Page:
Red-light cameras aren’t the bonanza cities expected

Jul 23, 2011

The following article was published in the Miami Herald on July 23, 2011:

Red-Light cameras aren’t the bonanza cities expected

By David Walter

The defendants stood before the hearing officer, traffic citations in hand, each accused of running a red light in Miami Gardens, as captured by one of the city’s 29 intersection cameras.

Within minutes, seven of the cases were dismissed, with the hearing officer ruling they had tripped the cameras while making a legal right turn on red.

The remaining three, who will now have to pay a $277 ticket, were sent off with a cheerful “Have a good day … and drive carefully.’’

While presumably those three violators weren’t happy with the outcome, neither are the municipalities in South Florida that expected the red-light cameras to rev up city revenues. The financial windfalls haven’t come, partially because of the costs involved in operating the red-light programs and also because they’ve proven surprisingly susceptible to court challenges.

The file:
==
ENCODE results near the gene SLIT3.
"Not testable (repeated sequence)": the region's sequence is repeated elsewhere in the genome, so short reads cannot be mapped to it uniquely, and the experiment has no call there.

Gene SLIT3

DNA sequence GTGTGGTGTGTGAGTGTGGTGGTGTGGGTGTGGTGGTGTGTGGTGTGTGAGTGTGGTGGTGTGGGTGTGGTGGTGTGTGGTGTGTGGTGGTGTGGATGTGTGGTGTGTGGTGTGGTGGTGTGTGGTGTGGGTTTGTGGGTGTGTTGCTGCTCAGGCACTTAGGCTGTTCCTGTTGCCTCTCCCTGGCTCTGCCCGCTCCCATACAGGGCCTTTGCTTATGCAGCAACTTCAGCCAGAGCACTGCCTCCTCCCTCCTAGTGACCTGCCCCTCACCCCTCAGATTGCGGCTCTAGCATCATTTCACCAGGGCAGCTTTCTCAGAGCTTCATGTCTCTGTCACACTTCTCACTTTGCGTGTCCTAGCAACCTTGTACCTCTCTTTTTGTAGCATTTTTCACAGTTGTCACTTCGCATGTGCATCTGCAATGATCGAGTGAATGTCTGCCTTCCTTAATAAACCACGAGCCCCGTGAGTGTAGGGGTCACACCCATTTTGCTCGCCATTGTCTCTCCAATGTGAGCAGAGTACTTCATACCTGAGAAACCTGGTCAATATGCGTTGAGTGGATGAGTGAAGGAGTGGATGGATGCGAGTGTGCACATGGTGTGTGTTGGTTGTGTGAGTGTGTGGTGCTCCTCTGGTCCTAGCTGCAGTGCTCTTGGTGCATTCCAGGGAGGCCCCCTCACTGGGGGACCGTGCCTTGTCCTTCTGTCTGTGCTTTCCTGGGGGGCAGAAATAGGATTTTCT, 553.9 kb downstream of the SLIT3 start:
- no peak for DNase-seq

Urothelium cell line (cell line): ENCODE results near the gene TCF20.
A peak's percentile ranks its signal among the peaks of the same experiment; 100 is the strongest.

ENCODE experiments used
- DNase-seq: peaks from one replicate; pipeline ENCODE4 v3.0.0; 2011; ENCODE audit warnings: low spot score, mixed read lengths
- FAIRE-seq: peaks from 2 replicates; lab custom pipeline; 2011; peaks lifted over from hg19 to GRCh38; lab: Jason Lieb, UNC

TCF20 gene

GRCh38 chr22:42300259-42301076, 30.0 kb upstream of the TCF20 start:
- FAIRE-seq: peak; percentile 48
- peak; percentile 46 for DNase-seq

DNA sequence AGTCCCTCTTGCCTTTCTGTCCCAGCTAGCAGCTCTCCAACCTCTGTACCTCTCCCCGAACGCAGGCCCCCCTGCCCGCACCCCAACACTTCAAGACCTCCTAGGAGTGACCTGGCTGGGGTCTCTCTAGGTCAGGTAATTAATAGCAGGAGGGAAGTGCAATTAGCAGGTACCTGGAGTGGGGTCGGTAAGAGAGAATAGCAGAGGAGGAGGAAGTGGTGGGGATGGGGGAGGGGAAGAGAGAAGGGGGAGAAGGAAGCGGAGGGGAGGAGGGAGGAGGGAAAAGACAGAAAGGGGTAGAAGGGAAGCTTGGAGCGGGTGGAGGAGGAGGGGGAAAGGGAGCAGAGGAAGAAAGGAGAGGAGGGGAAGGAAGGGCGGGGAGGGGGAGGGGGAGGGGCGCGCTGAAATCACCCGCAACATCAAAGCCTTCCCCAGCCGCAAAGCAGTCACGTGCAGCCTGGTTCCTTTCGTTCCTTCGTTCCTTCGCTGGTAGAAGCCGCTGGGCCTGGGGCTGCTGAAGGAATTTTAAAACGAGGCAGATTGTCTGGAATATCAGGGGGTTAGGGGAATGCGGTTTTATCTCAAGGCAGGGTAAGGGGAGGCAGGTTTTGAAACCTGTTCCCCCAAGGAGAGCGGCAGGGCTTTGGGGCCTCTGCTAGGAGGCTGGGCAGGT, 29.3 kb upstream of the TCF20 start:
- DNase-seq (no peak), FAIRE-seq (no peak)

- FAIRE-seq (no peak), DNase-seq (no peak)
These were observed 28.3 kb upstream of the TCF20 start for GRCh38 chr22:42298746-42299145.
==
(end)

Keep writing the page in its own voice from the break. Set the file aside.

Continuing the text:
This summer, officials in several cities have raised the possibility of ending the programs or renegotiating their contracts with the provider.

Twenty-six municipalities use red-light cameras across Miami-Dade and Broward counties. In the future, the cameras’ fate in these cities and towns will likely hinge on a question that has already proven easy to debate but might be hard to answer definitively: Are the safety benefits the cameras may deliver worth the cost to towns in money and resources?

Last July, when a state law gave cities explicit authority to operate the cameras, fines from the cameras were projected to bring in millions to cities at a time when the tough economic climate was drying up other revenue sources.

But cities aren’t getting the windfall they anticipated.

Miami, which has 63 cameras at its intersections, predicted $8 million in revenue from the cameras in its 2011 budget. As of June, the city has collected only $1 million.

Hollywood, with 18 cameras, originally projected $1.8 million in revenue but now expects closer to $500,000.

And of the money the programs do pull in, cities should expect to hang onto only a sliver.